If you’re in the market for metal QR code tags, it’s probably for one of two reasons:
While QR codes can be embedded in a variety of substances, such as wood, plastic, and glass, nothing beats metal for ultimate longevity. However, not all metal labels are created equal, and if you’re looking to switch your QR code tag material, you’ll want to understand your application’s requirements before you place an order.
Other materials share some of the properties of metal QR tags, but not all. Wood may look attractive, but it isn’t as durable, especially when used as a thin QR tag. Plastic may be flexible, but it will degrade in the sunlight far quicker and isn’t nearly as strong as metal. Glass is a fun novelty, but if you’re looking for a material that will withstand the rigors of a fast-paced warehouse, it simply won’t do. Stickers can be inexpensive, but they rip, peel, and fade.
There’s no one way to make a metal QR code tag, and the exact kind you need depends on how rugged you need your tag to be. While just about any metal can be used, some are more common than others:
This is the most common material used because aluminum is easier to work with than harder metals like steel, but is still more durable than plastic or paper. Camcode’s proprietary Metalphoto® anodized aluminum offers extreme durability to withstand the harshest indoor and outdoor environments, with excellent resistance to chemicals, solvents, UV, and extreme temperatures.
For an upscale appearance, choose brass. This copper-zinc alloy gives a QR code tag a sophisticated look like no other metal.
If it’s durability you want and price is less of a concern, stainless steel is an option. Because it can withstand frequent cleaning and strong caustics, it’s often used for metal QR code tags in the food processing industry, healthcare organizations, laboratories, and chemical, textile, and petroleum environments.
It’s not just the materials that make the difference in durability. How the printing is transferred to the tag is important too.
If your metal QR code tag only needs to be used once or twice, or if you’re using it as a decoration, perhaps on a piece of luxurious luggage, then you might be able to get away with screen printing. This is the method often used for shirts and posters, and while it can look very nice, it’s not very durable.
While this is a viable method for images that don’t have stark details, it’s not a good idea for QR codes. Embossing uses a dye to make a permanent imprint on the material, and the sharp edges in a QR code require a more detailed method.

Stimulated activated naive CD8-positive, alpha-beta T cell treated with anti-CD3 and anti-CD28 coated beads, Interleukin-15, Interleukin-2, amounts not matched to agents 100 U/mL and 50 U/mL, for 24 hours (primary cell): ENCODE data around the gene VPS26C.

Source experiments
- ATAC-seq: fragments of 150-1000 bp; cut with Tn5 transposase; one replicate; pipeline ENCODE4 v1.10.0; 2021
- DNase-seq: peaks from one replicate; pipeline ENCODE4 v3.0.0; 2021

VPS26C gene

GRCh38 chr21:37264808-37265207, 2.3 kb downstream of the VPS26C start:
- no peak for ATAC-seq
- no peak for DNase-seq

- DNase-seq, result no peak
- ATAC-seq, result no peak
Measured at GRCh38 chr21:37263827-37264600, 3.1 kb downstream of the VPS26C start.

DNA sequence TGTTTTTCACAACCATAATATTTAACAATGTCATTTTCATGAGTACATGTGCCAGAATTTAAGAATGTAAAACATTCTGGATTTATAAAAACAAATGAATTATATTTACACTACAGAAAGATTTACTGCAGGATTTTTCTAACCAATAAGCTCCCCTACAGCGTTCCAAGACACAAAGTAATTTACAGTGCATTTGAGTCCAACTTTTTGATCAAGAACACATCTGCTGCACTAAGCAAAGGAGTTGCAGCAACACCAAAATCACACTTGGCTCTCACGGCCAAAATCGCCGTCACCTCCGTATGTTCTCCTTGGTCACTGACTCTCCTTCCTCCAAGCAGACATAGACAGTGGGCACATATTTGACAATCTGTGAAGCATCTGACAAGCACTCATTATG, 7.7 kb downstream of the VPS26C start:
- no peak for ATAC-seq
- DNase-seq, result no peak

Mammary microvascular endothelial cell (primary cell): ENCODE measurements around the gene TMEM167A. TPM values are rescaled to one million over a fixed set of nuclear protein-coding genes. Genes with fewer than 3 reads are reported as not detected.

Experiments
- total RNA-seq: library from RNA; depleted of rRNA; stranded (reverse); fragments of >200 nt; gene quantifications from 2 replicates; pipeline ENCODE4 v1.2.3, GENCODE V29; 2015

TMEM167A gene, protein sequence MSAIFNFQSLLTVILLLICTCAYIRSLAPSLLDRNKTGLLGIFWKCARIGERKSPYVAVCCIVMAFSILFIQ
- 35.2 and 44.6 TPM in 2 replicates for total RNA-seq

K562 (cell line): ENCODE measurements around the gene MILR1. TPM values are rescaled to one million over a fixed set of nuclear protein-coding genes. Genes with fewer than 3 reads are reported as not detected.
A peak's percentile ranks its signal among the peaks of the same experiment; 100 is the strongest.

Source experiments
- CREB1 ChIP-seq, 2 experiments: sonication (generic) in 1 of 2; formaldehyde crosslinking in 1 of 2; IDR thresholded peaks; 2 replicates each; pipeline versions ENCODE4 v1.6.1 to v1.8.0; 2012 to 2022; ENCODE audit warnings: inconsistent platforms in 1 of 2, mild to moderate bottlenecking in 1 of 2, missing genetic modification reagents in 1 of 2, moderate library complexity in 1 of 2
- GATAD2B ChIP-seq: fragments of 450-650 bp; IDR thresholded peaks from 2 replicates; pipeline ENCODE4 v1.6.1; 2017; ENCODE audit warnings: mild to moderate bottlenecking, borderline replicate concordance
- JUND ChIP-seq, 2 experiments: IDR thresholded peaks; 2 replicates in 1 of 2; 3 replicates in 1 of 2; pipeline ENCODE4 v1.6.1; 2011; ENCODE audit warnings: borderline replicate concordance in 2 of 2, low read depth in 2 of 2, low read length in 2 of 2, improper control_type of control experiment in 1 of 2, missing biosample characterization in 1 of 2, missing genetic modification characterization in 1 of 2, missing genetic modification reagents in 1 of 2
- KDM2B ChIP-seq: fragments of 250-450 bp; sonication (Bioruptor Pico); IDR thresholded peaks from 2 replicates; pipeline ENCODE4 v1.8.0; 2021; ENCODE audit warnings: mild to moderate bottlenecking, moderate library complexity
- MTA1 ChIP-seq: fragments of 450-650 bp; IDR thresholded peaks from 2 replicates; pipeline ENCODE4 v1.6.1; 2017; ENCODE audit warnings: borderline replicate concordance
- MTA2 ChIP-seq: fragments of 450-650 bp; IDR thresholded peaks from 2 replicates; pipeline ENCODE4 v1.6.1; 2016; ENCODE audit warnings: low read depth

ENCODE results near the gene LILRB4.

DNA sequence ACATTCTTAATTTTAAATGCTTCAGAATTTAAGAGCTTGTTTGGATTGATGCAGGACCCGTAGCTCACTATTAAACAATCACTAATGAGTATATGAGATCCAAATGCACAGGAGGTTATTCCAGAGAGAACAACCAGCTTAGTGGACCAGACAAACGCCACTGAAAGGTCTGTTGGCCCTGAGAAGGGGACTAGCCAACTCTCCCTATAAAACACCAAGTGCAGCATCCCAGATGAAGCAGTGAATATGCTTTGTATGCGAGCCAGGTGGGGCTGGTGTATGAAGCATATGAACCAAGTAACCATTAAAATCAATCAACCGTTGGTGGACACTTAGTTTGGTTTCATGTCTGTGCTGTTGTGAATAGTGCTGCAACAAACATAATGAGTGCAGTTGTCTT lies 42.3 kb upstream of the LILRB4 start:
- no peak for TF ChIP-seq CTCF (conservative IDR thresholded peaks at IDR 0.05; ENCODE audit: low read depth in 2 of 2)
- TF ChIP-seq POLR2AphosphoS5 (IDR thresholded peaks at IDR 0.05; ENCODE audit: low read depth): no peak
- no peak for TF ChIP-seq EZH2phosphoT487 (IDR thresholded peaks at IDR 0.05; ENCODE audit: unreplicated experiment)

Unlike embossing, which presses the image into the material, engraving involves the removal of material with a laser or cutting implement. The lines can be incredibly sharp, and the image will last, but it’s a slow process. If your QR code tag is a one-of-a-kind that just needs to be durable, this might be a viable choice.
Photo-anodization places the design beneath a layer of anodized aluminum, providing a balance between durability and manufacturing speed. Since the design is under a sapphire-hard anodic layer of aluminum, it won’t fade, scuff, or wear easily, and if done properly, it can last for more than 20 years.
You’ll have to decide which factor is the most important one for your tags. Every tag has a different purpose, and yours will determine which kind of tag is best.
Metal QR code tags can be used for:
Of course, these are just a few possible applications, and you may have a creative need for a metal QR code tag that no one has thought of. But how do you know which process and material are right based on these varied needs? Consider the properties that matter most to you:
If you need a large number of metal QR code tags, and they don’t need to be very strong, then screen-printed aluminum should do the trick.
If your main concern is looking luxurious, and the cost is less important, you might want engraved brass.
For QR code tags that will last for years and withstand massive wear and tear, engraved stainless steel or photo-anodized aluminum would be the best choice.
Look carefully at the labels you want. They each come with their upsides and downsides, and some have special features such as extreme temperature resistance or Teflon coatings for resisting caustic chemicals. When in doubt, contact the manufacturer about their processes and use cases to ensure the tags are right for you.
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